Daily Archives: March 22, 2011

Twitter Communication: The Revolution

The Micro-Blogging UGC site that has 200 million users could be seen as either a new-age technology revolution or a symbol of how we have been changed by a new, faster, more public, digital age?

As we celebrate Twitter’s 5th Birthday I take a look at how Twitter has changed the way we communicate online, for good and bad and some important lessons we should learn.

* Faster Information

We should all be aware that information is far more accessible and fast than it has ever been.
From Eygpt to Libya to Katie Price’s love life: information can be shared across the world, in real-time via mediums like twitter than it has been. As such it could be seen as one of the first port of calls for any journalist to turn to in trying to verify information.
We just need to exercise caution in verifying our sources.

* Information Whenever, Wherever

The nature of mobile internet on our phones and laptops we can receive Twitter alerts wherever, whenever. This mobile nature allows us to access information in real-time. This allows us instant access to immediate reactions to situations, be it earthquakes of The Only Way Is Essex, judging public opinion. The #hashtag tool allows you to keep up with trends in the internet and find subjects quickly.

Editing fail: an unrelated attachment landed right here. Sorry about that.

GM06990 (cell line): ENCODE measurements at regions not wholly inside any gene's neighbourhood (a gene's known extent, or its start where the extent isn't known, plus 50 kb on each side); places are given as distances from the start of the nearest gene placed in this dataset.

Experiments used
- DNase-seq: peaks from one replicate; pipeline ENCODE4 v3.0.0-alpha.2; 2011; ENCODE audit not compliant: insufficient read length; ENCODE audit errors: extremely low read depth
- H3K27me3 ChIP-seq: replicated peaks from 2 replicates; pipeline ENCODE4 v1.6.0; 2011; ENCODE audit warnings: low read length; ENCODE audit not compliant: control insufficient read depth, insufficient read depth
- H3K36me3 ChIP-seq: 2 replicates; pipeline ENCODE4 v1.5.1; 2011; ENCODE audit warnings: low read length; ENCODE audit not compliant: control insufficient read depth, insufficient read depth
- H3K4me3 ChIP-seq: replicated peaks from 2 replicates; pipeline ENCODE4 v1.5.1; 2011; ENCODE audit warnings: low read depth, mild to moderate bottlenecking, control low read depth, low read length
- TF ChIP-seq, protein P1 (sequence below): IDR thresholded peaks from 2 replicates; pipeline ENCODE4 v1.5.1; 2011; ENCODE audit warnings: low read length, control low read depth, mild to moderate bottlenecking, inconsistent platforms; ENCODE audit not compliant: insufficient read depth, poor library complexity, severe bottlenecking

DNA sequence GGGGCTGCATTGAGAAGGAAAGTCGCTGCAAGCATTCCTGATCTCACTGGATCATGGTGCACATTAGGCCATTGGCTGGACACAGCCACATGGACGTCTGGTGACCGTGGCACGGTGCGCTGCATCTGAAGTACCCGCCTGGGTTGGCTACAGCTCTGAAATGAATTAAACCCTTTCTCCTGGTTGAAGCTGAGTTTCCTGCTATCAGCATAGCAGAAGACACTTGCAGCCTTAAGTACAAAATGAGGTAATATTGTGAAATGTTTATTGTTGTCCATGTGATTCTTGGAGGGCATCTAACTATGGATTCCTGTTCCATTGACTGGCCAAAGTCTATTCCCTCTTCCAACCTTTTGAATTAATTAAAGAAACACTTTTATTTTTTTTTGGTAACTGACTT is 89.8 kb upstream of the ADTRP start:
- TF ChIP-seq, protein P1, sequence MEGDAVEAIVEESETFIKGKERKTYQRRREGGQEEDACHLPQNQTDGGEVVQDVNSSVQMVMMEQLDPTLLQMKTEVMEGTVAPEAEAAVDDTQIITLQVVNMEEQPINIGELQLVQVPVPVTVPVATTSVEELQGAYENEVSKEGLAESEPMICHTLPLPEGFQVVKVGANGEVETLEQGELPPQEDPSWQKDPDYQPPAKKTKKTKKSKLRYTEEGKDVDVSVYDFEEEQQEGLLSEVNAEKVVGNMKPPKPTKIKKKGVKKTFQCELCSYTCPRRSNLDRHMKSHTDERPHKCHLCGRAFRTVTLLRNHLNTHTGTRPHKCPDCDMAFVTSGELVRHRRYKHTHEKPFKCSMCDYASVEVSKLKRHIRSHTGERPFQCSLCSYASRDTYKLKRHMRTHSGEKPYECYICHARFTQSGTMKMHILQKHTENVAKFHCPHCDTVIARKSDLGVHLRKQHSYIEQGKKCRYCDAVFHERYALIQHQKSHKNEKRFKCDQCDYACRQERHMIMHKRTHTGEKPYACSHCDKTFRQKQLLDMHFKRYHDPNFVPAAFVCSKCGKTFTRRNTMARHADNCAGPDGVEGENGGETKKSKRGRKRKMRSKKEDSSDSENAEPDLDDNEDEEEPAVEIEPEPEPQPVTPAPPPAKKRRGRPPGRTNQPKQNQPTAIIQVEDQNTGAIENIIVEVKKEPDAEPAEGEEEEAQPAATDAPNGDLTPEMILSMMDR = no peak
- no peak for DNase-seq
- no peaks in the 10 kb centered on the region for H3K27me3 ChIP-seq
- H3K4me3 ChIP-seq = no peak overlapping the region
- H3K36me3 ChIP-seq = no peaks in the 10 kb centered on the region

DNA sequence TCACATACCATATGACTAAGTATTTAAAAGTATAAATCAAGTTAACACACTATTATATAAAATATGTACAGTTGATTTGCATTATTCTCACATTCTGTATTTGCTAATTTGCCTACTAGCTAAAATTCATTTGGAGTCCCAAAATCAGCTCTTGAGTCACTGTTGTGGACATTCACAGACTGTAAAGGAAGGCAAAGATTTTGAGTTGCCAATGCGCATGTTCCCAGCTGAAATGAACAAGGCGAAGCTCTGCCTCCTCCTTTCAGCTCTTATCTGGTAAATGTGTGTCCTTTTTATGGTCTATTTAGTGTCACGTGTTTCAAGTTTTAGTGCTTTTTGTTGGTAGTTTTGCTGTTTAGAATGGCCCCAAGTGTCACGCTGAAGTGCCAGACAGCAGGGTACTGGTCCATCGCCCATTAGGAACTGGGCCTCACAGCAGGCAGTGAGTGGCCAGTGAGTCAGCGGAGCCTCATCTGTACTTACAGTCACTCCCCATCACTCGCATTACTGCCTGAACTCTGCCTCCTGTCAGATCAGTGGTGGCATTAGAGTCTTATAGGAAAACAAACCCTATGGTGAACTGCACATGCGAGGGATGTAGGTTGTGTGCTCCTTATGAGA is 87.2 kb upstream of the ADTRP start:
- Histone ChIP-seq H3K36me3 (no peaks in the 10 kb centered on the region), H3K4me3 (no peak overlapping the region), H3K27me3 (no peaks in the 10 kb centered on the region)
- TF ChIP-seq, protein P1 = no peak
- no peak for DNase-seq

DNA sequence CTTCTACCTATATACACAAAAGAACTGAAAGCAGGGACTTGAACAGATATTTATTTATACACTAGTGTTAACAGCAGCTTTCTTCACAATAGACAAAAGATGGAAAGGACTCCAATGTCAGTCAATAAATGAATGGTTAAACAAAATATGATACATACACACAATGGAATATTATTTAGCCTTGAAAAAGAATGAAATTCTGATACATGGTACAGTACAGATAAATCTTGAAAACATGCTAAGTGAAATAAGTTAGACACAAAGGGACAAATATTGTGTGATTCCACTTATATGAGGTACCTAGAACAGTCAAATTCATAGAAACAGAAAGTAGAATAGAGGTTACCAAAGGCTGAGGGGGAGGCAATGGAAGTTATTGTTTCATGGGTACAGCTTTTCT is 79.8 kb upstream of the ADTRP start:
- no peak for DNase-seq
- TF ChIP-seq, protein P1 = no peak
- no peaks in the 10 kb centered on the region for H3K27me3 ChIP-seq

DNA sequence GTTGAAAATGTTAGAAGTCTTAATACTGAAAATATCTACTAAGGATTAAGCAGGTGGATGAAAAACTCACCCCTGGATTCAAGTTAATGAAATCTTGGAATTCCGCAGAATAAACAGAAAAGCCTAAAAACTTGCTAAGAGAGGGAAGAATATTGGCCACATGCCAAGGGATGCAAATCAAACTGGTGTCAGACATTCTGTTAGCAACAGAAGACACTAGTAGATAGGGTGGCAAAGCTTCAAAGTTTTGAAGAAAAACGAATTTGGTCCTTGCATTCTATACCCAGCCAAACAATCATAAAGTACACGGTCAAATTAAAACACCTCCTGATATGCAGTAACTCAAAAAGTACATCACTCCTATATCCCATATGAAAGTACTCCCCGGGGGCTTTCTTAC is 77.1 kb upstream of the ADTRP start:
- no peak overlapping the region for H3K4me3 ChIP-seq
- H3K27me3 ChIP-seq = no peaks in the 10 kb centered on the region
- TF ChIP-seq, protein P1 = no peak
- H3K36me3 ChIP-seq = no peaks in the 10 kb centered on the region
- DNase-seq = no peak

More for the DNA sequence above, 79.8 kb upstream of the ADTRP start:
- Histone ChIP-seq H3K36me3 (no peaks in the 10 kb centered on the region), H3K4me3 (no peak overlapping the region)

* Online Community and Inclusion

As Miley Cyrus (among other celebrities) return to Twitter this week, it seems as if we can’t escape the online community of Twitter. Nor should we want to be excluded from the Twitter community, for fear of missing the exclusives, and yes even the gossip that Twitter provides. Which leads nicely on to my next point…

* Openess

We thank Twitter for creating the perfect portal for sharing our thoughts with thousands of other people. This provides a forum for those who have taken to Twitter tend to share a lot more about themselves than may be considered wise. This is not just a non too subtle nod at Mr Sheen, but also the like of PJ Crowley, sacked as US State Department Spokesman for his Twitter comments.
Interactivity is also promoted by Twitter, as you are encouraged to interact with the online community. This allows people unprecedented access to people around the world.

To watch the media storm surrounding PJ Crowley’s Twitter comments see below!

* Opportunity

While Top Tweeters are still celebrities and traditional heavyweights of media, it also gives the bloggers, podcasters and online journalists an audience, allowing them a medium to share their journalism, ideas or agendas.

By Vanessa Holland

Advertisements

Comment is Free…but is it the best way to generate your content?